Arkansas judge bars state from enforcing mask ban

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FILE - In this file photo from July 29, 2021, Arkansas Governor Asa Hutchinson stands next to a graphic displaying COVID-19 hospitalization data as he speaks at a conference press at the State Capitol in Little Rock, Ark.  An Arkansas judge has temporarily blocked the state from enforcing a law that prevents schools and other government agencies from requiring masks.  On Friday August 6, 2021, Pulaski County Circuit Judge Tim Fox issued a preliminary injunction against the law Governor Asa Hutchinson signed in April.  (AP Photo / Andrew DeMillo)

FILE – In this file photo from July 29, 2021, Arkansas Governor Asa Hutchinson stands next to a graphic displaying COVID-19 hospitalization data as he speaks at a conference press at the State Capitol in Little Rock, Ark. An Arkansas judge has temporarily blocked the state from enforcing a law that prevents schools and other government agencies from requiring masks. On Friday August 6, 2021, Pulaski County Circuit Judge Tim Fox issued a preliminary injunction against the law Governor Asa Hutchinson signed in April. (AP Photo / Andrew DeMillo)

PA

An Arkansas judge temporarily barred the state from enforcing its ban on mask warrants on Friday after lawmakers left the ban in place despite a growing number of COVID-19 cases and hospitalizations.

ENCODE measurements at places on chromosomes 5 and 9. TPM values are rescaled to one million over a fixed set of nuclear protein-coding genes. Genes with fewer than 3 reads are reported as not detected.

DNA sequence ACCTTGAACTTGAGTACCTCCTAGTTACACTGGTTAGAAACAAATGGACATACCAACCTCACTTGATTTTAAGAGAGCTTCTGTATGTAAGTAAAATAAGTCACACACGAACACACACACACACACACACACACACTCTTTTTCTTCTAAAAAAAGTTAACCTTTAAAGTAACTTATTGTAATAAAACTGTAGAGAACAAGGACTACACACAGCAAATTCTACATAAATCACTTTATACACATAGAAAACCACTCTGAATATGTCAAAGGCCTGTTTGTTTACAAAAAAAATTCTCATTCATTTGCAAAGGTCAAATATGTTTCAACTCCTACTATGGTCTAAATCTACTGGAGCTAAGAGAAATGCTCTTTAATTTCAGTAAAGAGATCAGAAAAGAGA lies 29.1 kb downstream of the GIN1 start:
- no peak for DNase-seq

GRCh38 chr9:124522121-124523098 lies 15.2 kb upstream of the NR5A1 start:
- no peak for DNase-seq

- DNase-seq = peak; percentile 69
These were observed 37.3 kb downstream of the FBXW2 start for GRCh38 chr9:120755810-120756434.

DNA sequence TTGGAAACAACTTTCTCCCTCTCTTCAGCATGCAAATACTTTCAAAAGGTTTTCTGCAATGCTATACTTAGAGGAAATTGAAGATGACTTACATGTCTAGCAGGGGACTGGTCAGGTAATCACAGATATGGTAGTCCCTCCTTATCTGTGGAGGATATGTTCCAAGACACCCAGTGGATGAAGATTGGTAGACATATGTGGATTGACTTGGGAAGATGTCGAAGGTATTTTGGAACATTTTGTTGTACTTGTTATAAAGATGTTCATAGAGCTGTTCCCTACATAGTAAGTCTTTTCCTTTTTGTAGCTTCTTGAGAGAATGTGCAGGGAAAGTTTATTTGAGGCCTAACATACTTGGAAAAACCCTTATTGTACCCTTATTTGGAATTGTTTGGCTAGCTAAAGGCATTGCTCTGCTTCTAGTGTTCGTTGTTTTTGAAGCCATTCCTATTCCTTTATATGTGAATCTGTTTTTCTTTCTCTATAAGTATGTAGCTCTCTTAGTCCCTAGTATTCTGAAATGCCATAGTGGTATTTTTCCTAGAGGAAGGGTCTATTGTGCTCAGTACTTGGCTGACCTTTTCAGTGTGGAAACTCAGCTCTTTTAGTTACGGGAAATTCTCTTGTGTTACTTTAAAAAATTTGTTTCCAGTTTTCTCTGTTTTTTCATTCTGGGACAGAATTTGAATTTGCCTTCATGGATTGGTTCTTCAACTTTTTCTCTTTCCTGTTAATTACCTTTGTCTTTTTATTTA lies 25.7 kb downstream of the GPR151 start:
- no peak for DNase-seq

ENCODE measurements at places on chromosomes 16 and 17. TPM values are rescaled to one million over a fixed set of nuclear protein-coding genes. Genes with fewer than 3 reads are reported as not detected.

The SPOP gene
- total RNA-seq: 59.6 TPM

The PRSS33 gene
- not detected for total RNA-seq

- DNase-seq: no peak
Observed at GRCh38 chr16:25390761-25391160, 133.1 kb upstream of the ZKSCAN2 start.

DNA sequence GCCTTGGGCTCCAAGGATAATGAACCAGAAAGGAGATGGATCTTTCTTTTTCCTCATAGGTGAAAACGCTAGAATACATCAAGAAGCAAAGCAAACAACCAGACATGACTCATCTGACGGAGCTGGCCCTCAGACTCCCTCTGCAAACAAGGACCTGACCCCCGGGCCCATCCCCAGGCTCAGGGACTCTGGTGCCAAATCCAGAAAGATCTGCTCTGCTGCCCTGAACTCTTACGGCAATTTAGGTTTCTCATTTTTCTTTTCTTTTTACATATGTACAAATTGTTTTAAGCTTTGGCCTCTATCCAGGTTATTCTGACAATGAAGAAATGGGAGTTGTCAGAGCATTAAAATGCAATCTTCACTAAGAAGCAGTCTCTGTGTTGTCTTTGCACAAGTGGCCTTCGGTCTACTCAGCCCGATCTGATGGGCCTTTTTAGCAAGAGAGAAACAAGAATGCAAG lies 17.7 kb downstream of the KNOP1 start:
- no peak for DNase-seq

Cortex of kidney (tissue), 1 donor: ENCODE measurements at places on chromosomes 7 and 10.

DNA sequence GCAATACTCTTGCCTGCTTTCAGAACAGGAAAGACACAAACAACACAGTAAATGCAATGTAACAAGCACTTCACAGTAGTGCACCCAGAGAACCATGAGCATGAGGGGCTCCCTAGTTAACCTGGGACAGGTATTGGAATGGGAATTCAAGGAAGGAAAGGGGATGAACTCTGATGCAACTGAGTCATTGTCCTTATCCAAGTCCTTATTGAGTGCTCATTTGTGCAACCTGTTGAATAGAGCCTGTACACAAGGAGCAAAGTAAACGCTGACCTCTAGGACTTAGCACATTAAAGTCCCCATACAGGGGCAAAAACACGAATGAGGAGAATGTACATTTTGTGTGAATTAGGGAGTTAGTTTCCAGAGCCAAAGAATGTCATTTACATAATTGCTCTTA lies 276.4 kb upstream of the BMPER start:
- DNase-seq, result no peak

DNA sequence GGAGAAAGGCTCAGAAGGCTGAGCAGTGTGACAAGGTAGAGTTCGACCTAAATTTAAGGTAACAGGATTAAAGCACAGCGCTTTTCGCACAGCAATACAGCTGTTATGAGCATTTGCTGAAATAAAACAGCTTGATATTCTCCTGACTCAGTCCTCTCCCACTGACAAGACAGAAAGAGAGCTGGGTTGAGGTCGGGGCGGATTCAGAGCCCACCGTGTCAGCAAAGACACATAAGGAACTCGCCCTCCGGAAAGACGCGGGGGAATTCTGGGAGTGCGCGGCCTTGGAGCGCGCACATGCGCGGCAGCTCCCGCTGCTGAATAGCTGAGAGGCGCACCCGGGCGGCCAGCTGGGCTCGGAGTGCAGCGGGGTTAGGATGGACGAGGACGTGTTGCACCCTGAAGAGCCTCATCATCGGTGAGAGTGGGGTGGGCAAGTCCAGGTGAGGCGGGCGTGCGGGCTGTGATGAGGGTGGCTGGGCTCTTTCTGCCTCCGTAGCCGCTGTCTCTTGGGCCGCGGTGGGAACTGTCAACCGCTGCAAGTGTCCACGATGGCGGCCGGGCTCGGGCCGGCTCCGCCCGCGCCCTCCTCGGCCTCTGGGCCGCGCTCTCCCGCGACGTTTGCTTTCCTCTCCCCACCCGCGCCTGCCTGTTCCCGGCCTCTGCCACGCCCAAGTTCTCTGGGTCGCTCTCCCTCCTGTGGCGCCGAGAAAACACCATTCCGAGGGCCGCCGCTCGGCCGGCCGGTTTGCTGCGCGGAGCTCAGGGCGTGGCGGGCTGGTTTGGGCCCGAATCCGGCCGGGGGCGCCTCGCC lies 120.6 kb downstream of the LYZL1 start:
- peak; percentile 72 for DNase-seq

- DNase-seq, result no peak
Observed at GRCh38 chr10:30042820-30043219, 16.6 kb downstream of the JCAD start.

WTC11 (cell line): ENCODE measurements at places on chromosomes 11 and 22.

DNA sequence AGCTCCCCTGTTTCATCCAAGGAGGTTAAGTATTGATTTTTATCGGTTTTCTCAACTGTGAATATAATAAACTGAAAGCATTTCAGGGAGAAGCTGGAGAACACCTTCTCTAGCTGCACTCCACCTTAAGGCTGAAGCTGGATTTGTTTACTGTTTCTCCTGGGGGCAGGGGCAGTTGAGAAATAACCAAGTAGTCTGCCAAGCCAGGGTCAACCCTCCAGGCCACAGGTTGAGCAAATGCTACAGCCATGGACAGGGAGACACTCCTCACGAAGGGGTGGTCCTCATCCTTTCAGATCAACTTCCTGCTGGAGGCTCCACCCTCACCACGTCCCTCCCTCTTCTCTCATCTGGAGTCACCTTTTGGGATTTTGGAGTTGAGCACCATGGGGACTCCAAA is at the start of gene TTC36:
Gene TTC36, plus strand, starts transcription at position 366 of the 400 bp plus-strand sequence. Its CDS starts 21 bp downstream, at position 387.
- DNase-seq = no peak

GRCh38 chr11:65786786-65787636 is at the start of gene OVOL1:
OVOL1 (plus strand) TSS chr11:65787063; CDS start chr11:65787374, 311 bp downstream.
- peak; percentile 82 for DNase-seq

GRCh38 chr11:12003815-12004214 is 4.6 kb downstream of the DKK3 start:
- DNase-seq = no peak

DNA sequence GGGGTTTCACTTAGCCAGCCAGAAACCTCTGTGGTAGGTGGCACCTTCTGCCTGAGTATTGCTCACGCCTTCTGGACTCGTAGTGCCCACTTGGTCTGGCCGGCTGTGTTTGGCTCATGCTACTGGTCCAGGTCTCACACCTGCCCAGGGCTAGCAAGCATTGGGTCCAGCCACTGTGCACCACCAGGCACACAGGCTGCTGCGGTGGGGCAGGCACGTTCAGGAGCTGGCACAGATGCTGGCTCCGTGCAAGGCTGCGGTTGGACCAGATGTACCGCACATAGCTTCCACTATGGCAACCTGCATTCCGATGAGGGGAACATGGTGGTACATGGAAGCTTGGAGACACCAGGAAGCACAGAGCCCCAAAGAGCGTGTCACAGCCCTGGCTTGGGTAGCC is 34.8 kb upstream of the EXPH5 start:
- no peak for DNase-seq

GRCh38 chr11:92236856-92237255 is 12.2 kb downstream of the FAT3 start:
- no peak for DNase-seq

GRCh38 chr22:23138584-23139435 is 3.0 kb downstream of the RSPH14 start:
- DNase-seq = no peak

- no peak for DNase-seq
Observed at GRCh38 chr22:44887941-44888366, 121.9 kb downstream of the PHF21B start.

Pulaski County Circuit Judge Tim Fox has issued a preliminary injunction against the law Governor Asa Hutchinson signed in April banning mask requirements by government entities. The ban was being challenged by two lawsuits, including one in a school district in eastern Arkansas where more than 900 staff and students are in quarantine due to a coronavirus outbreak.

Fox spoke against the measure on several grounds, including the argument that it discriminated between public and private schools.

The law “cannot be enforced in any form, mode or form” pending further legal action, Fox said.

Fox released the decision hours after lawmakers adjourned a special session Hutchinson called to consider revisiting the school ban. Hutchinson had said the change was necessary to protect children under 12 who cannot get vaccinated as virus cases and hospitalizations skyrocket in the state.

Hutchinson faced strong opposition from his fellow Republicans, who had been inundated with calls and messages from opponents of masks in schools.

The governor, who said he regretted signing the ban, said he agreed with Fox’s decision but had no plans to reimpose the mask warrant across the board. of the state he had lifted in March. He also slammed lawmakers who opposed the action, saying many of them have taken a “relaxed, even cavalier attitude” towards the state’s COVID-19 crisis.

“What worries me is that many just listen to the loudest voices and don’t stand up with compassion, common sense and serious action,” he told reporters.

Hutchinson was named a defendant in the lawsuit with state and legislative leaders. He left open the option of separately asking the state Supreme Court to uphold Fox’s decision on appeal.

A House panel Thursday rejected two measures that would have allowed some school districts to impose mask requirements.